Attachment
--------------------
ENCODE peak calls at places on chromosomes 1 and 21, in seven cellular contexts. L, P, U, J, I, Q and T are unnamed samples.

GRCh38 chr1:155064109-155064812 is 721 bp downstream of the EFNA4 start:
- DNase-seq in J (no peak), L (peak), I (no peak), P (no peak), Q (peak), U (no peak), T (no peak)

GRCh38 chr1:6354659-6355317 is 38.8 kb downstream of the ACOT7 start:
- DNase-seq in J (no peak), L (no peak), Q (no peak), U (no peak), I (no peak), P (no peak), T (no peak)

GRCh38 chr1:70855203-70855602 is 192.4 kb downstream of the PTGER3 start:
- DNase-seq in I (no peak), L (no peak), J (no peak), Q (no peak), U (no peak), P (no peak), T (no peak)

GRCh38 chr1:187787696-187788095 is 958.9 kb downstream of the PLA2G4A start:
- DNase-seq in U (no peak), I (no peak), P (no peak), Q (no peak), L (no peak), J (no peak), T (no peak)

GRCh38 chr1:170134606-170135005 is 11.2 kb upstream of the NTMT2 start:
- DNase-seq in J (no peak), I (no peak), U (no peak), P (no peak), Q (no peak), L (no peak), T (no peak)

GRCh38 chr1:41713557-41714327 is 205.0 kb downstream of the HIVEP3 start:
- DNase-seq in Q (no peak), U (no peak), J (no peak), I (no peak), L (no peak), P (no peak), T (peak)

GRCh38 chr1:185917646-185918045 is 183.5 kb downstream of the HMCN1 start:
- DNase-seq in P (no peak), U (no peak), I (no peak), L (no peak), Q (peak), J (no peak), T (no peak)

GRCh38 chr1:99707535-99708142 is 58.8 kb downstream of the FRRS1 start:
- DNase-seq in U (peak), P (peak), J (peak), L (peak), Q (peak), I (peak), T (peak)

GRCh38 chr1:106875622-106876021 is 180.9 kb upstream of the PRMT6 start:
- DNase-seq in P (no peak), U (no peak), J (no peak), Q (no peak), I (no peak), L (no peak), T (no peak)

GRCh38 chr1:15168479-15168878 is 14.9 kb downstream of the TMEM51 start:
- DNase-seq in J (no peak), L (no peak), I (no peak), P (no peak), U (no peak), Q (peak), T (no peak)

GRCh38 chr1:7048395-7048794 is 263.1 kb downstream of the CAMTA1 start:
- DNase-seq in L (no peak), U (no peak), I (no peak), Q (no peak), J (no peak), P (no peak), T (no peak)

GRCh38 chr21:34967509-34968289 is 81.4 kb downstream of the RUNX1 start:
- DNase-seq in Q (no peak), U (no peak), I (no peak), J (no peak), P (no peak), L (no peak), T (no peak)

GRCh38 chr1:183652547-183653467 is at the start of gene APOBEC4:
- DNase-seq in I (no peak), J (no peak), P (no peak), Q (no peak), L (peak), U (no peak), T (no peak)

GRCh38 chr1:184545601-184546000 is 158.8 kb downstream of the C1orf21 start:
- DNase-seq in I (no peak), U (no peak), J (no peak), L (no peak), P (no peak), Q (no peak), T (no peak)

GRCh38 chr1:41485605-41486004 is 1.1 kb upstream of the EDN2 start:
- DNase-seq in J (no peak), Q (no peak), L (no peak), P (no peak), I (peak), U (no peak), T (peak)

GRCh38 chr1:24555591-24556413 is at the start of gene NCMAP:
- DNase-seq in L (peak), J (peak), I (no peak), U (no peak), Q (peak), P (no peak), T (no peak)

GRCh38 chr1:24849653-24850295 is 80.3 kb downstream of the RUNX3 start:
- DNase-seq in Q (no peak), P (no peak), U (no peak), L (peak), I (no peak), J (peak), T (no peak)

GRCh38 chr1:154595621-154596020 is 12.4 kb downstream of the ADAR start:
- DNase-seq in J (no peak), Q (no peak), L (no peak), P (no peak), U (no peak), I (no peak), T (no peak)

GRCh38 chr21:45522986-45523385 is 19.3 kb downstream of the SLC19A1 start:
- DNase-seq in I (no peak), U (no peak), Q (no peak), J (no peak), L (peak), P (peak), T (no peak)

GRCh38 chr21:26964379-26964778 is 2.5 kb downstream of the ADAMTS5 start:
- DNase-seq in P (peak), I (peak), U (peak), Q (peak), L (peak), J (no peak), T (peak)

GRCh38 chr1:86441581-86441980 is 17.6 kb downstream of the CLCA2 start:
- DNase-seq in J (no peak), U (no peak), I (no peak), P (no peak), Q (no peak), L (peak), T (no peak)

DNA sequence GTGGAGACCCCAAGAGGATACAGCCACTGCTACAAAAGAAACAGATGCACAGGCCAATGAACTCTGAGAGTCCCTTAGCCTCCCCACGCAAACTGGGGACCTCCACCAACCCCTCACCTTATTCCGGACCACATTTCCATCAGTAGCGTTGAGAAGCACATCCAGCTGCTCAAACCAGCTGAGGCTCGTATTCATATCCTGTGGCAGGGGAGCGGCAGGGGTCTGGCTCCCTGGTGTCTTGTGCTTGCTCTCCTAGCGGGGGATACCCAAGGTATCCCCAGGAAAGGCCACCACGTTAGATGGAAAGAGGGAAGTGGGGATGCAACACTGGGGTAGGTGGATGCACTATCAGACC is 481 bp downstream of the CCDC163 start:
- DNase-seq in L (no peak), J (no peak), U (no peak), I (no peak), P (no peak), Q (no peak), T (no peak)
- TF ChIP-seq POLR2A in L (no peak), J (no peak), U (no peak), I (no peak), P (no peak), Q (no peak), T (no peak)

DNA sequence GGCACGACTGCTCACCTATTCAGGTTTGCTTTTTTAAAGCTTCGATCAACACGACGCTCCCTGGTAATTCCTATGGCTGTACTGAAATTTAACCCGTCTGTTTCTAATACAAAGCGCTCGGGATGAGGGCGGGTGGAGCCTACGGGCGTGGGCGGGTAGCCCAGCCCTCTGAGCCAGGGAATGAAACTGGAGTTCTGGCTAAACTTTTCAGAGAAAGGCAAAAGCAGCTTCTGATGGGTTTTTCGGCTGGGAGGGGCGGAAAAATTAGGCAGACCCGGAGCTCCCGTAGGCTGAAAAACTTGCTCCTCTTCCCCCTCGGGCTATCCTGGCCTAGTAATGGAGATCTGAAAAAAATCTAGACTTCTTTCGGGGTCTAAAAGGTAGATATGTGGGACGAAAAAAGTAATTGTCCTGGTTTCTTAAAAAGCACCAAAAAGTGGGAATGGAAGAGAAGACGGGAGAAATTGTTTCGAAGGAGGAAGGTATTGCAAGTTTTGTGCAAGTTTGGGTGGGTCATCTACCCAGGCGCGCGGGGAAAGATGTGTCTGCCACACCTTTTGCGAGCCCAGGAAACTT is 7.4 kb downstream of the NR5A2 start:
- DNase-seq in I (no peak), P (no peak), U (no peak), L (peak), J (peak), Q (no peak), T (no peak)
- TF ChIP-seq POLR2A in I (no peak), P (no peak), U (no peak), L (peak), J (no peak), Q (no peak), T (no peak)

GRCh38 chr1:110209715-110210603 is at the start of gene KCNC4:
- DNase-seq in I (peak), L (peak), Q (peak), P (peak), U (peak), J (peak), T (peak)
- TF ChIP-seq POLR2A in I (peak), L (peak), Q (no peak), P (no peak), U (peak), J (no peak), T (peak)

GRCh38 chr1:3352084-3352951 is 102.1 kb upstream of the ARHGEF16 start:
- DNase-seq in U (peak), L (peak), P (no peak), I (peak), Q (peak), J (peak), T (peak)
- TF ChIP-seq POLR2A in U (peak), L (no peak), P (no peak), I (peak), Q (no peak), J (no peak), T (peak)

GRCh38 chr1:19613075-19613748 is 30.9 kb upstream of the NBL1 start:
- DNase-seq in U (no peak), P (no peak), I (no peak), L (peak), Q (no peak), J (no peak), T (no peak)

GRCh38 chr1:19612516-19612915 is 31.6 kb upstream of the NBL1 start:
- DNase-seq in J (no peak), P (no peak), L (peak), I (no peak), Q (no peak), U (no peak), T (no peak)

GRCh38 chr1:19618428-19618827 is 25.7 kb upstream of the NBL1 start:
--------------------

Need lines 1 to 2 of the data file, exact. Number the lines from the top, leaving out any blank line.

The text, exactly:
ENCODE peak calls at places on chromosomes 1 and 21, in seven cellular contexts. L, P, U, J, I, Q and T are unnamed samples.

GRCh38 chr1:155064109-155064812 is 721 bp downstream of the EFNA4 start: